JOHN PEARRELL: Following our desires, not God’s, leads to failure of New Year’s resolutions

John Pearrell

John Pearrell

It is Friday, Dec. 27 and to my Christian friends, I hope you had a very Merry Christmas and to my Jewish friends, I hope you had a wonderful season of Hanukka.

It is hard for me to believe that another year has come and gone. The next holiday in sight is New Year’s Eve and New Year’s day. Traditionally, we celebrate the New Year with New Year’s resolutions — promises that we make to ourselves that we hope will make the coming year better.

Many of those promises never get beyond the first week of the new year before we are right back into our old pattern of living. That is not a condemnation; it is merely an observation. So common is the failure rate that a myriad of jokes about the practice has arisen.

Somewhere around 3,000 years ago, the Prophet Jeremiah gave us the hard truth regarding the reason our resolutions often fail. “The heart is deceitful above all things and beyond cure. Who can understand it?” (Jeremiah 17:9, NIV84). Now, before you stop reading and say something like, “See, that’s exactly what I’m talking about. Christians are always putting people down!” read on.

Jeremiah doesn’t say that the human heart is depraved beyond cure. He says it’s deceitful, and the truth is, he’s right. We have this uncanny ability to deceive ourselves.

As a minister, I have to visit people in jail from time to time. I have never visited one person in jail who did not say to me, “I’m basically a good person.”

In fact, most of the people I visit in jail claim that the only reason they are there is because someone else turned them in, and it’s their fault they are now incarcerated. Yes, they did the deed, but it is the other person’s fault for not letting them get away with the deed. The sad fact is, most really believe that.

Along those lines I’ve talked to inmates who have said, “Well, yes, I did murder that person, but I thank God I’m not a thief. I didn’t steal anything from them.” Or the thief says, “Yes, I did steal from that person, but I thank God I’m not a murderer.”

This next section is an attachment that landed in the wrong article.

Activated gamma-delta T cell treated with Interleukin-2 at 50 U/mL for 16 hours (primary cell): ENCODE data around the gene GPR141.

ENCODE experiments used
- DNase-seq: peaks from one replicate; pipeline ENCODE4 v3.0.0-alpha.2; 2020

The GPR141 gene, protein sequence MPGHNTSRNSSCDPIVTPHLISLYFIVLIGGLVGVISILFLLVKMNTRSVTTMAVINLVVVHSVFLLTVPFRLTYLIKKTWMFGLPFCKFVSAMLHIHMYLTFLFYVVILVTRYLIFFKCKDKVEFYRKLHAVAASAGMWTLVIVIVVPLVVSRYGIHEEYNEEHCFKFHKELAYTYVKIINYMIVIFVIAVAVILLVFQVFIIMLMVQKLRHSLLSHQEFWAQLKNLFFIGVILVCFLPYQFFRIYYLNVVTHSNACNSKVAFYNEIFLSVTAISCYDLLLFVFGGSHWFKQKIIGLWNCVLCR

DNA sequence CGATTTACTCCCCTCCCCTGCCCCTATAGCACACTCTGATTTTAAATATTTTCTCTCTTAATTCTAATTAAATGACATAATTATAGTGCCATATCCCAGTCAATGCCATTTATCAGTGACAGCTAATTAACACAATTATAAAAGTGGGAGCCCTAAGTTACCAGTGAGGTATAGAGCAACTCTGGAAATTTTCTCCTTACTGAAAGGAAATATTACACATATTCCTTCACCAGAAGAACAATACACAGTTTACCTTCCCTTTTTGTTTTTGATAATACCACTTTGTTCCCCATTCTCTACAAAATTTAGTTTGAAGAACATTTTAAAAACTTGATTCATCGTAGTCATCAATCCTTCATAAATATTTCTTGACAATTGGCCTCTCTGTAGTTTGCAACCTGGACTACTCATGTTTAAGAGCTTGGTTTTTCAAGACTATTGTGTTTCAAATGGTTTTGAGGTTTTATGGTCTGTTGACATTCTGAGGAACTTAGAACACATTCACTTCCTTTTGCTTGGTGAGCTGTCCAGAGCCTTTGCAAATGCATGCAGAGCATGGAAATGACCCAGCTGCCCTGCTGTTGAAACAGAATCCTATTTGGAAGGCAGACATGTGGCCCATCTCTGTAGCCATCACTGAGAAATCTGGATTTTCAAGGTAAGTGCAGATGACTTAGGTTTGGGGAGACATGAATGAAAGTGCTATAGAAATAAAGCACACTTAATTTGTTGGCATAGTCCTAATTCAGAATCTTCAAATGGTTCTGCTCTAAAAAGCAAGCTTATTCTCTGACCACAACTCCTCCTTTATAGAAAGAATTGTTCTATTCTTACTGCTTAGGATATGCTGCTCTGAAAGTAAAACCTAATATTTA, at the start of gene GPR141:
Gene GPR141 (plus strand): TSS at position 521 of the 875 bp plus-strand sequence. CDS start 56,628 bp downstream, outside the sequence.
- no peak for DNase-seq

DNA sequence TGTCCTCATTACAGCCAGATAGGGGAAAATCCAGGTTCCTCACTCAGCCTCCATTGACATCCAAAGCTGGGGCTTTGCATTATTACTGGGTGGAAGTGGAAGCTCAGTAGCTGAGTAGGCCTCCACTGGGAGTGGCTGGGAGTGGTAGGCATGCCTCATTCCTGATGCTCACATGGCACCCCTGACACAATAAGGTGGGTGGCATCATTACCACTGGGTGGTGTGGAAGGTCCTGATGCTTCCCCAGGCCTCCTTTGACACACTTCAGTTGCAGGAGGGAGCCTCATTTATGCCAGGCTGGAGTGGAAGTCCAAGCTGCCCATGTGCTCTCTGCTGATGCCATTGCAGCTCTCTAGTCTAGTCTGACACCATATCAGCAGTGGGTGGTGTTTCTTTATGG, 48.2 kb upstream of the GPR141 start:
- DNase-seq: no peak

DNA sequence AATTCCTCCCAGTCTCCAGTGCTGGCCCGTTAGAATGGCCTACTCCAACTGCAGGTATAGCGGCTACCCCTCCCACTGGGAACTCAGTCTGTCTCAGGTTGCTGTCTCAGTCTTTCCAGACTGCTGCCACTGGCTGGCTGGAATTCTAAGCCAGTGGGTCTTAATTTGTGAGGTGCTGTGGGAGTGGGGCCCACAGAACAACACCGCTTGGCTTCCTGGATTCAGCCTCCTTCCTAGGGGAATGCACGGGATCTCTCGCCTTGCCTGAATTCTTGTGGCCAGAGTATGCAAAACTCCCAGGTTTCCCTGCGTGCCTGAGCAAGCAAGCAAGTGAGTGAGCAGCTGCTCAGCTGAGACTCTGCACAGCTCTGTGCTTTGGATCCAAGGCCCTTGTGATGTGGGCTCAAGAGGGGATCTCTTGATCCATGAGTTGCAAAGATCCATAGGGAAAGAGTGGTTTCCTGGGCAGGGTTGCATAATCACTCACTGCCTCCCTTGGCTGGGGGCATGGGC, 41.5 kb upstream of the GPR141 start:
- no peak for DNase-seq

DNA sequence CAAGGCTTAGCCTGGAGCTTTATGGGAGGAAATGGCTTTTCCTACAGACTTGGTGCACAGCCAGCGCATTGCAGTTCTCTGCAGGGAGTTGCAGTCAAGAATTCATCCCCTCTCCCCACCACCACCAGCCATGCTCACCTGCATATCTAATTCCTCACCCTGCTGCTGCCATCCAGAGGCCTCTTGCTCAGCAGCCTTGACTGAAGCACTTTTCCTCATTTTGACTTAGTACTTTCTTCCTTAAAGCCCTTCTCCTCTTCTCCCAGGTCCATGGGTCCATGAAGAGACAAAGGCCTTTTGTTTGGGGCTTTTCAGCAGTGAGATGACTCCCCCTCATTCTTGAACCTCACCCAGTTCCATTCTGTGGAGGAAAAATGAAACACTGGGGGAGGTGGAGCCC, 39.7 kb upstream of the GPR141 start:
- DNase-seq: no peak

On and on the list goes. There are some people in prison for pretty horrendous crimes who are thankful that they are not guilty of lesser crimes, and that seems to make them feel good about themselves.

How can that be? Well, they’re self-deceived; or as Jeremiah put it, “The heart is deceitful above all things and beyond cure.”

You may object and say, “Those are extreme examples, they might be deceived but I am not.” Let me ask you, have you ever bought something and then later wondered why you bought it? Could it be that you were deceived maybe by another initially, but you bought into that deceit for the moment and convinced yourself that you just had to have that item?

Or maybe you found yourself in a destructive relationship and you knew that it was not going to end well, but you wanted it, so you found a way to convince yourself that what you knew deep down in your gut, was somehow not going to come about? You were self-deceived. That is all Jeremiah was saying when he penned those words.

Maybe the reason we fail in our resolutions to do right is because we are so easily deceived by our own wants and desires.

Maybe the authors of the ancient manuscripts are right; maybe we do need help, but not just any help — Divine help.

Maybe the only cure for our tendency to self-deceive is to get honest before God and admit that maybe His way is the right way.

We’ll look more at this next week. Until then, happy New Year to all and thank you for reading my columns.

Dr. John Pearrell is pastor of Gateway Community Church in Covington. For more information, visit the Gateway Web site at www.gatewaycommunity.org or email john.pearrell@gatewaycommunity.org.